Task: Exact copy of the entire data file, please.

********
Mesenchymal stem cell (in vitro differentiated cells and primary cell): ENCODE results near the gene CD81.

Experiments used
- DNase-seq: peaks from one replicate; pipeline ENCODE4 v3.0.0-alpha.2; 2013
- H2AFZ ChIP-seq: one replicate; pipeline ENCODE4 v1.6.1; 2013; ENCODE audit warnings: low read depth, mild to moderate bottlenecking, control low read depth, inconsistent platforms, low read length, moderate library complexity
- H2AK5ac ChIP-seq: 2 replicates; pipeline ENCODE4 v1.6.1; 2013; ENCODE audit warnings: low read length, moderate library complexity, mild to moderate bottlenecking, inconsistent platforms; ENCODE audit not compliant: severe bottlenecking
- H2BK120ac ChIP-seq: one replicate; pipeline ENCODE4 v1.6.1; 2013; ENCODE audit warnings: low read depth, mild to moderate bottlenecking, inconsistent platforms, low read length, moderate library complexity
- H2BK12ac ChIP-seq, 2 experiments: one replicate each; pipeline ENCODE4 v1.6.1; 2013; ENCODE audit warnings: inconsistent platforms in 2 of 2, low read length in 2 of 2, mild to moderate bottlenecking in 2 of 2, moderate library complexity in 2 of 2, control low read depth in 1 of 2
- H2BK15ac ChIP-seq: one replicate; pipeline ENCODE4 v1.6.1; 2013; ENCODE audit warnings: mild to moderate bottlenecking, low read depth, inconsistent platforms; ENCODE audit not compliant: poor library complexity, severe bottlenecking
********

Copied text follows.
Mesenchymal stem cell (in vitro differentiated cells and primary cell): ENCODE results near the gene CD81.

Experiments used
- DNase-seq: peaks from one replicate; pipeline ENCODE4 v3.0.0-alpha.2; 2013
- H2AFZ ChIP-seq: one replicate; pipeline ENCODE4 v1.6.1; 2013; ENCODE audit warnings: low read depth, mild to moderate bottlenecking, control low read depth, inconsistent platforms, low read length, moderate library complexity
- H2AK5ac ChIP-seq: 2 replicates; pipeline ENCODE4 v1.6.1; 2013; ENCODE audit warnings: low read length, moderate library complexity, mild to moderate bottlenecking, inconsistent platforms; ENCODE audit not compliant: severe bottlenecking
- H2BK120ac ChIP-seq: one replicate; pipeline ENCODE4 v1.6.1; 2013; ENCODE audit warnings: low read depth, mild to moderate bottlenecking, inconsistent platforms, low read length, moderate library complexity
- H2BK12ac ChIP-seq, 2 experiments: one replicate each; pipeline ENCODE4 v1.6.1; 2013; ENCODE audit warnings: inconsistent platforms in 2 of 2, low read length in 2 of 2, mild to moderate bottlenecking in 2 of 2, moderate library complexity in 2 of 2, control low read depth in 1 of 2
- H2BK15ac ChIP-seq: one replicate; pipeline ENCODE4 v1.6.1; 2013; ENCODE audit warnings: mild to moderate bottlenecking, low read depth, inconsistent platforms; ENCODE audit not compliant: poor library complexity, severe bottlenecking